1 In the days when the judges ruled in Israel, a severe famine came upon the land. So a man from Bethlehem in Judah left his home and went to live in the country of Moab, taking his wife and two sons with him.
NOTE: Moab was one of the nations that oppressed Israel during the period of the judges (Judges 3:12), so there was hostility between the two nations.
2 The man’s name was Elimelech, and his wife was Naomi. Their two sons were Mahlon and Kilion. They were Ephrathites from Bethlehem in the land of Judah. And when they reached Moab, they settled there. 3Then Elimelech died, and Naomi was left with her two sons. 4The two sons married Moabite women. One married a woman named Orpah, and the other a woman named Ruth. But about ten years later, 5 both Mahlon and Kilion died. This left Naomi alone, without her two sons or her husband. 6 Then Naomi heard in Moab that the LORD had blessed his people in Judah by giving them good crops again. So Naomi and her daughters-in-law got ready to leave Moab to return to her homeland. 7With her two daughters-in-law she set out from the place where she had been living, and they took the road that would lead them back to Judah. 8 But on the way, Naomi said to her two daughters-in-law, “Go back to your mothers’ homes. And may the LORD reward you for your kindness to your husbands and to me. 9 May the LORD bless you with the security of another marriage.” Then she kissed them good-bye, and they all broke down and wept. 10 “No,” they said. “We want to go with you to your people.” 11 But Naomi replied, “Why should you go on with me? Can I still give birth to other sons who could grow up to be your husbands?
v 11 – sons who could become your husbands: The Old Testament Law stated that if a man died, his brother had to marry the widow to protect her and carry on the family name. Naomi’s comment here (“sons who could grow up to be your husbands”) refers to levirate marriage, the obligation of a dead man’s brother to care for the widow (Deuteronomy 25:5-10). This law kept the widow from poverty and provided a way for the family name of the dead husband to continue.
12 No, my daughters, return to your parents’ homes, for I am too old to marry again. And even if it were possible, and I were to get married tonight and bear sons, then what? 13 Would you wait for them to grow up and refuse to marry someone else? No, of course not, my daughters! Things are far more bitter for me than for you, because the LORD himself has raised his fist against me.” 14 And again they wept together, and Orpah kissed her mother-in-law good-bye. But Ruth clung tightly to Naomi. 15 “Look,” Naomi said to her, “your sister-in-law has gone back to her people and to her gods. You should do the same.” 16 But Ruth replied, “Don’t ask me to leave you and turn back. Wherever you go, I will go; wherever you live, I will live. Your people will be my people, and your God will be my God. 17 Wherever you die, I will die, and there I will be buried. May the LORD punish me severely if I allow anything but death to separate us!”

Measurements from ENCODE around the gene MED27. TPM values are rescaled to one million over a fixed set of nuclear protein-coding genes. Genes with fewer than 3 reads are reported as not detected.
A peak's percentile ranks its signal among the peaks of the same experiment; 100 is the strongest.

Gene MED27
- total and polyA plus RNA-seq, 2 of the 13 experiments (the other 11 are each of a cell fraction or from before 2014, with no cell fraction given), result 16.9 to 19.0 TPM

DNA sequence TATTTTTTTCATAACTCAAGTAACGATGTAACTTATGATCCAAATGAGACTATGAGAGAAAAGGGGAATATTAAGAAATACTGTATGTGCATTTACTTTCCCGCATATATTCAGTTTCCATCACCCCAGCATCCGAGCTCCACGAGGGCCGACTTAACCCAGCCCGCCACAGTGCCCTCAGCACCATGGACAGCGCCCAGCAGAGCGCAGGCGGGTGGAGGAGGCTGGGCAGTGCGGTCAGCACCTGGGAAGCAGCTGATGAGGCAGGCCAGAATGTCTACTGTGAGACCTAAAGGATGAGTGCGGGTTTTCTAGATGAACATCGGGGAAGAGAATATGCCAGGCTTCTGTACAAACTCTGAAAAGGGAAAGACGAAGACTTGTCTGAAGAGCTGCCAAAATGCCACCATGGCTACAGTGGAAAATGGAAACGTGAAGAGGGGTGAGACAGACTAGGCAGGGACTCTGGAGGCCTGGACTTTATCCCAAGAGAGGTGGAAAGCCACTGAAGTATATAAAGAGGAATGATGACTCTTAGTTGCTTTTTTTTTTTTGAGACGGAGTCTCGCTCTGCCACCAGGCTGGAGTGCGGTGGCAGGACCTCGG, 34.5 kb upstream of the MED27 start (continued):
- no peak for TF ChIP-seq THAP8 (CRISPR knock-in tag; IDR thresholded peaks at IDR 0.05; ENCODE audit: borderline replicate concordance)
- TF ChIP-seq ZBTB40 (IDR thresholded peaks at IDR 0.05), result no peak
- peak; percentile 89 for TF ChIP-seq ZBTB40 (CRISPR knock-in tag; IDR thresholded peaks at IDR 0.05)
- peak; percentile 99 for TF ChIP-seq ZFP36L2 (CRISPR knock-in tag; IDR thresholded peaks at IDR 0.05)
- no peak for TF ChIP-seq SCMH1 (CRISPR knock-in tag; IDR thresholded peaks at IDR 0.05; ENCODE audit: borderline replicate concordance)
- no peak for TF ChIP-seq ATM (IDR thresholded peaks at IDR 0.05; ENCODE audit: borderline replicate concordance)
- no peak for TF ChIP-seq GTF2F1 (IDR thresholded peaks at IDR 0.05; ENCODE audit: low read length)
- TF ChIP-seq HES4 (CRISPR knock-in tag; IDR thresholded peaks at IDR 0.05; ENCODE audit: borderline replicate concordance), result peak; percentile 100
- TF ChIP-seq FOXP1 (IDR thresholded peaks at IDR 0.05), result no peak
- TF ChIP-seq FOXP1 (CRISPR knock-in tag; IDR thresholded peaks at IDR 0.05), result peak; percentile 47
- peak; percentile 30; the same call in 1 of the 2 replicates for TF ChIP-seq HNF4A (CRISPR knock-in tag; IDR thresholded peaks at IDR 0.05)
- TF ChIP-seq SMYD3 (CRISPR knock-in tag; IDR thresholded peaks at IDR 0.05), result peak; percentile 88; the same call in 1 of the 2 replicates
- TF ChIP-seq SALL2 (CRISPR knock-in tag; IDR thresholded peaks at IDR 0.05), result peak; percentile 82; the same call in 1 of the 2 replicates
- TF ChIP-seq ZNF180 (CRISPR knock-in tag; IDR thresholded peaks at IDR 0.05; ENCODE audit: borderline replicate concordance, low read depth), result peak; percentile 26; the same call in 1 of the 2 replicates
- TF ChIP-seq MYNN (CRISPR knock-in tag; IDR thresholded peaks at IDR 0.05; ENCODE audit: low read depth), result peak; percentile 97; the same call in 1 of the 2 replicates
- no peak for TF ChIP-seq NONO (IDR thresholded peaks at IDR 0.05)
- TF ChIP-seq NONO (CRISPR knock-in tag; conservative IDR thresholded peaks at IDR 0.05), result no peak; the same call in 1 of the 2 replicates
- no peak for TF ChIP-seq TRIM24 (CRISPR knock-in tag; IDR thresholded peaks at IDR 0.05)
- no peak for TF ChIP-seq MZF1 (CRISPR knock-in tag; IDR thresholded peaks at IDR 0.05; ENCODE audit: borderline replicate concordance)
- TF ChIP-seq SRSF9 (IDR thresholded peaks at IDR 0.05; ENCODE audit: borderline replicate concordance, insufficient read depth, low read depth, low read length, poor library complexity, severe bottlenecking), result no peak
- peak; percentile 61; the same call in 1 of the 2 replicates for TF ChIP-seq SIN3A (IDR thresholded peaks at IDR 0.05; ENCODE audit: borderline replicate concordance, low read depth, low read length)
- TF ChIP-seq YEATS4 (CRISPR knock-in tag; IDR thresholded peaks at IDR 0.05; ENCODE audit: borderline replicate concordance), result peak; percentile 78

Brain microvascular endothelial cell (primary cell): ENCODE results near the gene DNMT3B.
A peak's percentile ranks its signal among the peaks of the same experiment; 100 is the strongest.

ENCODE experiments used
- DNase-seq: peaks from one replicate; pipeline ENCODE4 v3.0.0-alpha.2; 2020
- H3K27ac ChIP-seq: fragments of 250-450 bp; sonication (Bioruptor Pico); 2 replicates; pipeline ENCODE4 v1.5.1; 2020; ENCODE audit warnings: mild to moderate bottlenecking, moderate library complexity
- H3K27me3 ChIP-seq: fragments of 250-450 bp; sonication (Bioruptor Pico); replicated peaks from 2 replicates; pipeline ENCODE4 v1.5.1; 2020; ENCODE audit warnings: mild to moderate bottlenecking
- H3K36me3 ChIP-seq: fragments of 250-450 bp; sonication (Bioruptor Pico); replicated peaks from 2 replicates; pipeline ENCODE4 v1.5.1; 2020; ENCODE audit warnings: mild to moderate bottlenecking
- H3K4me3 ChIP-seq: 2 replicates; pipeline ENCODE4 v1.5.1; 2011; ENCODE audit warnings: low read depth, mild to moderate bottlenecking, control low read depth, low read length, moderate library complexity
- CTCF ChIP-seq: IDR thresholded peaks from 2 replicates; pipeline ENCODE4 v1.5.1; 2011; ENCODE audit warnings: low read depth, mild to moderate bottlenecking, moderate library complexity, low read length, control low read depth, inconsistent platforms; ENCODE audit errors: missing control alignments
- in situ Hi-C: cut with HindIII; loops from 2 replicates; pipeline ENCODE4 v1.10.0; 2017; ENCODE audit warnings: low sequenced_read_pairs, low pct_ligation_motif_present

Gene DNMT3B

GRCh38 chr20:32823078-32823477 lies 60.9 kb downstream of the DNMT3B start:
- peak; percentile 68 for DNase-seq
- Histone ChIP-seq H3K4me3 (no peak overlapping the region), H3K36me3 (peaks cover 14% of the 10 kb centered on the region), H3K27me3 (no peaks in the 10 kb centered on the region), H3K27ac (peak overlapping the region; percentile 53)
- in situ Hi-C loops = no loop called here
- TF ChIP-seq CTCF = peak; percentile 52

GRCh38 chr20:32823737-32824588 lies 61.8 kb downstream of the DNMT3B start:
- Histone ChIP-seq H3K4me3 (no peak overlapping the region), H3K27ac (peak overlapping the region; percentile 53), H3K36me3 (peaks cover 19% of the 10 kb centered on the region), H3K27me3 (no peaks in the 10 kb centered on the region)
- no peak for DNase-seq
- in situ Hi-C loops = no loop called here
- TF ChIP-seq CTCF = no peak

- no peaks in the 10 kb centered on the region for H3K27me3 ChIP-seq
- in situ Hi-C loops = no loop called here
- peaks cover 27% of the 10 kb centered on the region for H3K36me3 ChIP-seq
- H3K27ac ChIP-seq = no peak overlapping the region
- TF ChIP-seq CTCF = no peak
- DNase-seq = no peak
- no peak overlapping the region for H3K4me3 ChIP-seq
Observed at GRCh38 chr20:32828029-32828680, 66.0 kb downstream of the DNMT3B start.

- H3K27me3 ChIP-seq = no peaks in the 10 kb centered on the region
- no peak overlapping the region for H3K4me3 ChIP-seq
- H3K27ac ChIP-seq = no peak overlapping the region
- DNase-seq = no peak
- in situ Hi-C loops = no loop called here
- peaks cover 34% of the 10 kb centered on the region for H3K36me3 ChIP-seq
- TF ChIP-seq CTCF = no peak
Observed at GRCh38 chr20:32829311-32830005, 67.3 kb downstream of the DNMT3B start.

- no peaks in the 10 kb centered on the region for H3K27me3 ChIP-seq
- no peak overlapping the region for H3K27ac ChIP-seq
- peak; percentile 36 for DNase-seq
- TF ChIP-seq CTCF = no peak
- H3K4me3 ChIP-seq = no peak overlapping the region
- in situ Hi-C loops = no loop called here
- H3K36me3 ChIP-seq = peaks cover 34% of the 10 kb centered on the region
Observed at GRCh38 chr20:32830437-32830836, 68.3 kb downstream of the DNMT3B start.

18When Naomi saw that Ruth was determined to go with her, she said nothing more. 19 So the two of them continued on their journey. When they came to Bethlehem, the entire town was excited by their arrival. “Is it really Naomi?” the women asked.20 “Don’t call me Naomi,” she responded. “Instead, call me Mara, for the Almighty has made life very bitter for me. 21 I went away full, but the LORD has brought me home empty. Why call me Naomi when the LORD has caused me to suffer and the Almighty has sent such tragedy upon me?” 22 So Naomi returned from Moab, accompanied by her daughter-in-law Ruth, the young Moabite woman. They arrived in Bethlehem in late spring, at the beginning of the barley harvest.
*Break for groups*
What sticks out to you in the story?
Ruth’s actions show extreme loyalty even though there wasn’t really anything in it for her. What would someone have to do or be like to earn that kind of loyalty from you? What would you have to do to earn that loyalty from someone else?
God has a bigger plan for Naomi and Ruth that they couldn’t know. Do you ever feel like God is against you when tragedy strikes?
Naomi loved God enough that even when she felt like God was against her, Ruth wanted to follow God too.
NOTE for discussion: There was almost nothing worse than being a widow in the ancient world. Widows were taken advantage of or ignored. They would equate to the homeless in American society. They were almost always poverty stricken. God’s law, therefore, provided that the nearest relative of the dead husband should care for the widow.